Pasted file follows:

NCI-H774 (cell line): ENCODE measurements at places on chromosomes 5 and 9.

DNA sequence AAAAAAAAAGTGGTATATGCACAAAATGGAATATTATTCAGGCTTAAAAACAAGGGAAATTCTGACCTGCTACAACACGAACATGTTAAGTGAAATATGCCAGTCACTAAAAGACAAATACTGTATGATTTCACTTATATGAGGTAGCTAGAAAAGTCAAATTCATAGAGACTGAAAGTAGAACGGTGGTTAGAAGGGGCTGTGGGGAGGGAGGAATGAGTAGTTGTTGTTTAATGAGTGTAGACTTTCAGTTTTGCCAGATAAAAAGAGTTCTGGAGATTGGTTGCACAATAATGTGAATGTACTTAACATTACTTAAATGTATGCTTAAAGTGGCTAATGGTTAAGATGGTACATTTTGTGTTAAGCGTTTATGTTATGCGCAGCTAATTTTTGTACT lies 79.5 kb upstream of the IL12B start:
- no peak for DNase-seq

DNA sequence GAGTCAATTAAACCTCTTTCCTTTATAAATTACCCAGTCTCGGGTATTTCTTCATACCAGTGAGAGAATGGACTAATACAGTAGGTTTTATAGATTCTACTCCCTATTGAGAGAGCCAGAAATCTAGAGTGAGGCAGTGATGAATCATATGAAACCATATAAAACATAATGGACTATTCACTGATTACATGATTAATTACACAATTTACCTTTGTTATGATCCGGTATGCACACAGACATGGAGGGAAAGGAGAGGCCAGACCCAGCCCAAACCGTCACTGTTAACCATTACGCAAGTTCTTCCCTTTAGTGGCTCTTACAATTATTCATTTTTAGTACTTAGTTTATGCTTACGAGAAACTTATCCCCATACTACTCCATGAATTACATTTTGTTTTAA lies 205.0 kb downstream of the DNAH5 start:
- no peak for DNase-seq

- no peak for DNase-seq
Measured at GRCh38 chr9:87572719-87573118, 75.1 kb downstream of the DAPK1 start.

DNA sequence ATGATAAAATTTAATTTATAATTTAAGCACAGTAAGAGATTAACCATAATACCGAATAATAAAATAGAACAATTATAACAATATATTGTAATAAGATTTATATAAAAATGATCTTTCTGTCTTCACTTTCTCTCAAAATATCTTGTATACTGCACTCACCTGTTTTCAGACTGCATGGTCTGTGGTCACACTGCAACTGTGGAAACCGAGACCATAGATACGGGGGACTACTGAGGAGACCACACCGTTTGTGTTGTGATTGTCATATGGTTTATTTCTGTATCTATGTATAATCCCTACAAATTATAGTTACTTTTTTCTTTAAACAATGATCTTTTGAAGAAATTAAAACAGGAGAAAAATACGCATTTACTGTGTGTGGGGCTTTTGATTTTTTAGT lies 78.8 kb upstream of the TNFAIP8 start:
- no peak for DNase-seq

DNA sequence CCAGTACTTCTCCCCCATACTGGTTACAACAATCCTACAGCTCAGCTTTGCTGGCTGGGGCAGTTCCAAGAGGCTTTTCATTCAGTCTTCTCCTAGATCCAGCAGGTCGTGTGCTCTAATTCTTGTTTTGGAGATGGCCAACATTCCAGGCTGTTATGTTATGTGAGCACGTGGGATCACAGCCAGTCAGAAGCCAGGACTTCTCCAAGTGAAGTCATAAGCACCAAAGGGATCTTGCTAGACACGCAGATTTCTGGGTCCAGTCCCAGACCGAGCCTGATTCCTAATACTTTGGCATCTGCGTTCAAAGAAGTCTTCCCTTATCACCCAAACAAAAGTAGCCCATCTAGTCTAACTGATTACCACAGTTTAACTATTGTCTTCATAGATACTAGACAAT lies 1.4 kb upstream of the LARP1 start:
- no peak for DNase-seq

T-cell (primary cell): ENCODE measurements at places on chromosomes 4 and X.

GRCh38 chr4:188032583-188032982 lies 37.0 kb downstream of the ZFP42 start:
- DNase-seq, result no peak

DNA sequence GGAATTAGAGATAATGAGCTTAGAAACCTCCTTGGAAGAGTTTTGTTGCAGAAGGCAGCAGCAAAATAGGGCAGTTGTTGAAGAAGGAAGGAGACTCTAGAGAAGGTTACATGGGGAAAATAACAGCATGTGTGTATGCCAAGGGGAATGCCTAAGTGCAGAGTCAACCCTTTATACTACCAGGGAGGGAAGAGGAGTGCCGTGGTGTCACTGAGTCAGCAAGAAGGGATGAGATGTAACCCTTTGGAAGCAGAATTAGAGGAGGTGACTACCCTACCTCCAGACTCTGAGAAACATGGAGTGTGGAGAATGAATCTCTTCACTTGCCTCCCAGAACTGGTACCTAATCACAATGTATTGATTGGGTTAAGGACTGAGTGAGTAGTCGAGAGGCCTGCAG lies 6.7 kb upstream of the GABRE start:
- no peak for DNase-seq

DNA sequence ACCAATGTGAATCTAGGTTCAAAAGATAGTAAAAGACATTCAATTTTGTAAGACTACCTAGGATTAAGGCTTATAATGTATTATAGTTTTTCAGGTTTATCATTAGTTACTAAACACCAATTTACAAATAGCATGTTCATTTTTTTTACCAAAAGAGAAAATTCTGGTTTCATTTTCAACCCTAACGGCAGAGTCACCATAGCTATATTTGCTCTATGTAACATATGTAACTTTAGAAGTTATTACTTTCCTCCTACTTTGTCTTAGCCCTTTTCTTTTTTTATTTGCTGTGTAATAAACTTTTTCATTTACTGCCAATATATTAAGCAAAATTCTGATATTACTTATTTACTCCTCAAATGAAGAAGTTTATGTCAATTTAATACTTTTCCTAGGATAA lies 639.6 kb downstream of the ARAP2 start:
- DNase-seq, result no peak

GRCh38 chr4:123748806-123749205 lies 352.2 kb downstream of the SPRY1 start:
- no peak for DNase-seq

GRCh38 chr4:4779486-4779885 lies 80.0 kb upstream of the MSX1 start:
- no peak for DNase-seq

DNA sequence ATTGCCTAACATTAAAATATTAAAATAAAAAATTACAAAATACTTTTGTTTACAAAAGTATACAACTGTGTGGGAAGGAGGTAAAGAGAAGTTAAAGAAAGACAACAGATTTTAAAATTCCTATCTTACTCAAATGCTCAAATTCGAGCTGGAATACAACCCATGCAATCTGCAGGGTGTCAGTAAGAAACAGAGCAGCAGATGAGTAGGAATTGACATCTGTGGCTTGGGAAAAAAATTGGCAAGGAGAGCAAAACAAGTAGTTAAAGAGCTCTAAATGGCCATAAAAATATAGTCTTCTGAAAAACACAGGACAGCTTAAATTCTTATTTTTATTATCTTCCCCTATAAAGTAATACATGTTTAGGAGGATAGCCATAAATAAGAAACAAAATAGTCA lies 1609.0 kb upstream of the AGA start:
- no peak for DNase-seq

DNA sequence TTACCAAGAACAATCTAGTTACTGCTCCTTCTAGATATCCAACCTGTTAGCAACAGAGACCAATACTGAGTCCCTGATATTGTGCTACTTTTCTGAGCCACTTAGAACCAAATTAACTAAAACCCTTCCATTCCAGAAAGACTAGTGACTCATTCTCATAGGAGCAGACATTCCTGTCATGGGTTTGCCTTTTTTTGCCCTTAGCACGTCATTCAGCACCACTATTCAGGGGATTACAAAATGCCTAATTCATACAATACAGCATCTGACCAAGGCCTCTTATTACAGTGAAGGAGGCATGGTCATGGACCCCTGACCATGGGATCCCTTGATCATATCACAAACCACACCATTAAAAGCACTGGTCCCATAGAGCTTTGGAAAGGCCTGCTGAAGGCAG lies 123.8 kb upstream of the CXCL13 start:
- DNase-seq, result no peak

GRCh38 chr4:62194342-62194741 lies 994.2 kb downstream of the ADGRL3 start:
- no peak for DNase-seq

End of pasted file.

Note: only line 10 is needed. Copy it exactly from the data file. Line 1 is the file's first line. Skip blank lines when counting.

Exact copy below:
DNA sequence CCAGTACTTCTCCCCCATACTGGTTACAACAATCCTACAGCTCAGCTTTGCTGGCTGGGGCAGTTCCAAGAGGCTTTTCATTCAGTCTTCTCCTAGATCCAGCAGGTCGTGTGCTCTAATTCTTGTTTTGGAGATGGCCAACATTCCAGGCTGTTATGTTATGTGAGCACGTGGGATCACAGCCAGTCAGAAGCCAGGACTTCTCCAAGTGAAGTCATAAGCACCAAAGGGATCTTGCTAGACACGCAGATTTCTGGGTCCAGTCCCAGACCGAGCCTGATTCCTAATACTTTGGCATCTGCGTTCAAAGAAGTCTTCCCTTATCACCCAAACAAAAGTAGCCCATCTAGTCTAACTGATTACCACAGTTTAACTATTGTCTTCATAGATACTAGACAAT lies 1.4 kb upstream of the LARP1 start: